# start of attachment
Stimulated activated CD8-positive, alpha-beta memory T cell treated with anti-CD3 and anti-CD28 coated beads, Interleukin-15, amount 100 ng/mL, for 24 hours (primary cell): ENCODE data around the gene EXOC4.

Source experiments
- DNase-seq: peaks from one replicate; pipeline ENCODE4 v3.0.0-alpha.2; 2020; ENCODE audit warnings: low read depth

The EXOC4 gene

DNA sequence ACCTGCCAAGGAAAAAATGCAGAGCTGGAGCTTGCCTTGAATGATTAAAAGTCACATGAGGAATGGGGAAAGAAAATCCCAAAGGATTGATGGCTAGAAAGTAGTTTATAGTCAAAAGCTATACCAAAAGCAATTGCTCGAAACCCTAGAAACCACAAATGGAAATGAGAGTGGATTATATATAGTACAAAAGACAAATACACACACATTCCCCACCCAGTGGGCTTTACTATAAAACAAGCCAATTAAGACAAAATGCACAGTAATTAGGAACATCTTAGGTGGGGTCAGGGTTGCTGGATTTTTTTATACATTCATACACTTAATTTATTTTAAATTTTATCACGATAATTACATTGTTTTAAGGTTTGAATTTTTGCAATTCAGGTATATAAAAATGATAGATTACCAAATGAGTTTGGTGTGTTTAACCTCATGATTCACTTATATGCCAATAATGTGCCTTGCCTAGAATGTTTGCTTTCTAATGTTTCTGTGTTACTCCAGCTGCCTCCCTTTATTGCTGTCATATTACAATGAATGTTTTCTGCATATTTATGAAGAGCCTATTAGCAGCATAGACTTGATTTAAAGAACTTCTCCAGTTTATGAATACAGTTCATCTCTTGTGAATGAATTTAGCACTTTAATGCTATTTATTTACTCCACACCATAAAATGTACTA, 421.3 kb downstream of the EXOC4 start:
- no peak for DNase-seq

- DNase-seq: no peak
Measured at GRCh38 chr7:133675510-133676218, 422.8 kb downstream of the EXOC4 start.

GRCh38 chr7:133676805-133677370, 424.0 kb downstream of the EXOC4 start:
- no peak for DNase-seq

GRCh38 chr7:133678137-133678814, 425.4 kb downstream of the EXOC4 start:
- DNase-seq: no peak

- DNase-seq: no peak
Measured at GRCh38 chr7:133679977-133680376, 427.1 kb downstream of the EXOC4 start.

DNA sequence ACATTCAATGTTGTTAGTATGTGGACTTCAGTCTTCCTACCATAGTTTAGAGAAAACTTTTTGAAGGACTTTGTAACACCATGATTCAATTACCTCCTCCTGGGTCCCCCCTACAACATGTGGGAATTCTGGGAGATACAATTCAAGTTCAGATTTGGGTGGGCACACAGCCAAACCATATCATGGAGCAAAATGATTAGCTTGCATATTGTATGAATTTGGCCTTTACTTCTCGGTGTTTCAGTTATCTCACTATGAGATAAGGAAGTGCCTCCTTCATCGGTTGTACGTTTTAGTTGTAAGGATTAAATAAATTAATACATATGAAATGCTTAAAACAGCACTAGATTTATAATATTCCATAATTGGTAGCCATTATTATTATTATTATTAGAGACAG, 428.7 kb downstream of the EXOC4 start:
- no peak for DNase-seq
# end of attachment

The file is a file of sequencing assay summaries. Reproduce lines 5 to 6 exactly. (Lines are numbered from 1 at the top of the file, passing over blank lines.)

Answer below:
DNA sequence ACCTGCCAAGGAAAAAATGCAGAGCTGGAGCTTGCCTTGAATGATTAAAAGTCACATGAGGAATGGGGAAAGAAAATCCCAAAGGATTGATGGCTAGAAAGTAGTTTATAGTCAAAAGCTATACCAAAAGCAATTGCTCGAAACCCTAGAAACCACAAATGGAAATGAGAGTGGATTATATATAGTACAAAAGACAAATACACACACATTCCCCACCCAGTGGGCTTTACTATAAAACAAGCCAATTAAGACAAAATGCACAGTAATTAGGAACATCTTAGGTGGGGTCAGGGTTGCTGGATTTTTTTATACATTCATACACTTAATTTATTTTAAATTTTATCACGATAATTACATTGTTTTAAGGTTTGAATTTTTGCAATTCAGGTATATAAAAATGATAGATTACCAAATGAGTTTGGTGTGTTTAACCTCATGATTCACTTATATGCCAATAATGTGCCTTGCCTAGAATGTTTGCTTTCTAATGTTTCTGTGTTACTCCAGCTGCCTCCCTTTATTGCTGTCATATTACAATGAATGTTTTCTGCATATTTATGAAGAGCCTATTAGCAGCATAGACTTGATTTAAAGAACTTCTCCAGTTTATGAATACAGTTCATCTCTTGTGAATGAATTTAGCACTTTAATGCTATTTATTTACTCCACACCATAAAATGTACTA, 421.3 kb downstream of the EXOC4 start:
- no peak for DNase-seq